From all indications, “Oro” was a worthy film effort derailed by a string of bad decisions, made not only by its creators, but by the Metro Manila Film Festival’s executive committee.
The first was to allow the actual killing of two dogs during the production.
The second, to film the slaughter and its aftermath.
The third, to include the footage in the final cut.
The fourth, to allow the screening of the movie even in the absence of the all-important legal disclaimer. (“No animals were harmed during the production of this film.”)
The fifth, to deny it ever happened when allegations of animal cruelty first came out. (“It was a goat with prosthetics.”)
The sixth, to disavow any involvement when denial was no longer possible. (“No member of the crew participated in the killing of the dogs, or ate the dog meat.”)
The seventh, to attempt to justify it when proof was finally offered. (“It’s part of the culture of the rural areas. What about the slaughter of the miners?”)
The eighth, to vandalize the film by blacking out the offending scenes.
The ninth, to pull the film out of the theaters, thereby denying Filipino audiences the opportunity to take whatever lessons they could from the movie, and the filmmakers a chance at whatever redemption they could salvage from the ruins.
Film being a collaborative medium, the blame for the entire fiasco can’t be placed solely on director Alvin Yapan. There’s certainly enough to go around, and the filmmakers are still facing charges for violating the Animal Welfare Act of 1998.
But the two unfortunate canines may not have died in vain.
At the very least, the “Oro” controversy has sparked awareness, in the Filipino independent film community, of the ethical and moral dimensions of art and the creative professions.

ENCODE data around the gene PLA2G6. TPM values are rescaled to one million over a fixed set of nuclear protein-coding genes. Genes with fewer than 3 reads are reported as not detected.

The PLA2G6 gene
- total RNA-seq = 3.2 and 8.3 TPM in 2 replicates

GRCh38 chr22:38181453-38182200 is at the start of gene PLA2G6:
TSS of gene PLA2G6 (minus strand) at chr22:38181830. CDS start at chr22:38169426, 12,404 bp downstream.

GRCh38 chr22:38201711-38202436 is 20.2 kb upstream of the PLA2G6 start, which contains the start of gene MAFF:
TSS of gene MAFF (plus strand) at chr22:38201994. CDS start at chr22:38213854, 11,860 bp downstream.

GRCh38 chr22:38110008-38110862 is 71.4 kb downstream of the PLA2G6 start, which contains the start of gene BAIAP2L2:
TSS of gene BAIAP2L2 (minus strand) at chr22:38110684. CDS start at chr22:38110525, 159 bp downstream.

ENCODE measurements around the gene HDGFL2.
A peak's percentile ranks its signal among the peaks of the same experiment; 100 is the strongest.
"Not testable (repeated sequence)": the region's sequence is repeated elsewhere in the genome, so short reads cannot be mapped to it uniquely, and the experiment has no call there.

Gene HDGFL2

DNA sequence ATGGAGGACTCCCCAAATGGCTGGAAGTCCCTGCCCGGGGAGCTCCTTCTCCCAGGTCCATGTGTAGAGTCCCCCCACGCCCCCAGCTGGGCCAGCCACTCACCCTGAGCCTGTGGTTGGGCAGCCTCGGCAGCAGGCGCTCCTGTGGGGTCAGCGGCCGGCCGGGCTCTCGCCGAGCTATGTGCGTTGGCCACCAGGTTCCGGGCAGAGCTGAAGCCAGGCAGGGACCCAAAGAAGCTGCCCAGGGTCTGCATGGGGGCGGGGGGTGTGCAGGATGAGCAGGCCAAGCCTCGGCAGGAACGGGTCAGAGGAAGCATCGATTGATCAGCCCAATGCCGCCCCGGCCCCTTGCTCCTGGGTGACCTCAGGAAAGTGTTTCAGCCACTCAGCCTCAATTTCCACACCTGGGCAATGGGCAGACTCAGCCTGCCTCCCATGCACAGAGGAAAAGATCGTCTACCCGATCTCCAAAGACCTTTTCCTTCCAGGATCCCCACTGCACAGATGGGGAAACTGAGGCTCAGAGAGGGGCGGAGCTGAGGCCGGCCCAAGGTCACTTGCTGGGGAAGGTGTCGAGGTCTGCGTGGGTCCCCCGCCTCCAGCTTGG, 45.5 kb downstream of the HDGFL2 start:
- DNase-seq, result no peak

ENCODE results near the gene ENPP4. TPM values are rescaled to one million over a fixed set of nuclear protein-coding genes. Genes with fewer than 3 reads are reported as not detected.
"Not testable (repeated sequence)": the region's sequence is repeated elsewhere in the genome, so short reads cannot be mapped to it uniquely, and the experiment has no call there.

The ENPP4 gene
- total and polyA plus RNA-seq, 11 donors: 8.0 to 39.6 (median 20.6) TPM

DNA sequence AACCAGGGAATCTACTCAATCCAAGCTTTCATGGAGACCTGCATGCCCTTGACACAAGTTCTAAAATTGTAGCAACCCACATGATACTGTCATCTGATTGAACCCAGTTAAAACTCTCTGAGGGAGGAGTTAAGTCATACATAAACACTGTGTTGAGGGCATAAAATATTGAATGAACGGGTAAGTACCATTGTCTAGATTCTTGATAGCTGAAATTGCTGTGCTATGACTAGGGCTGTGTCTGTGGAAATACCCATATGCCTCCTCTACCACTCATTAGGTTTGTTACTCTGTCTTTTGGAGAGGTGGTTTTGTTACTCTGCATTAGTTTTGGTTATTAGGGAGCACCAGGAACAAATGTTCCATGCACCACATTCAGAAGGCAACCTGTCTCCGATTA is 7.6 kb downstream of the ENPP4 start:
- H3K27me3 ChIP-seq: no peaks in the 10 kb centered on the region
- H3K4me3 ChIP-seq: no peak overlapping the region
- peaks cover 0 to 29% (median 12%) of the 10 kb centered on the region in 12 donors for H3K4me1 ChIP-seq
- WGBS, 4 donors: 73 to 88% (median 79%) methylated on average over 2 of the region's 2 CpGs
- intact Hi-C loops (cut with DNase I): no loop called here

“It’s a big lesson for everyone,” says award-winning independent filmmaker Sari Raissa Lluch Dalena (“Ka Oryang,” “The Guerrilla is a Poet”).
Dalena, who teaches at the University of the Philippines Film Institute, says the controversy is unfortunate, but at least it has opened a discussion in the independent film community on the ethics of filmmaking, coming on the heels of the notorious Baron Geisler “pissing incident.”
“When I first saw the film, it was a very powerful work and I admired the ensemble, specially Irma Adlawan,” she says. “I think they deserve the recognition they got.
“I had no problem with the violence, I think the graphic depictions were appropriate for the film,” adds Dalena. “The scene of the dog slaughter was planting the seeds for what would happen to the miners—that they would be treated like animals also. It was integral to the script.”
It wasn’t so much the realism of the scene where the dog was drawn and quartered that bothered her, she says, as the fact that there was no legal disclaimer at the end credits.
“I knew right away that there was a problem,” she says.
The absence of a legal disclaimer, usually a statement to the effect that no animals were harmed during the making of the film, suggested that there might have been violations, and should have been a red flag for the screening committee, suggests Dalena.
Hollywood films are monitored by the American Humane Association during production to ensure that they abide by US laws on animal cruelty. While there is no similar mechanism for local productions, studios usually have legal teams to scrutinize scripts set for production, looking for potential liabilities so they can be nipped in the bud.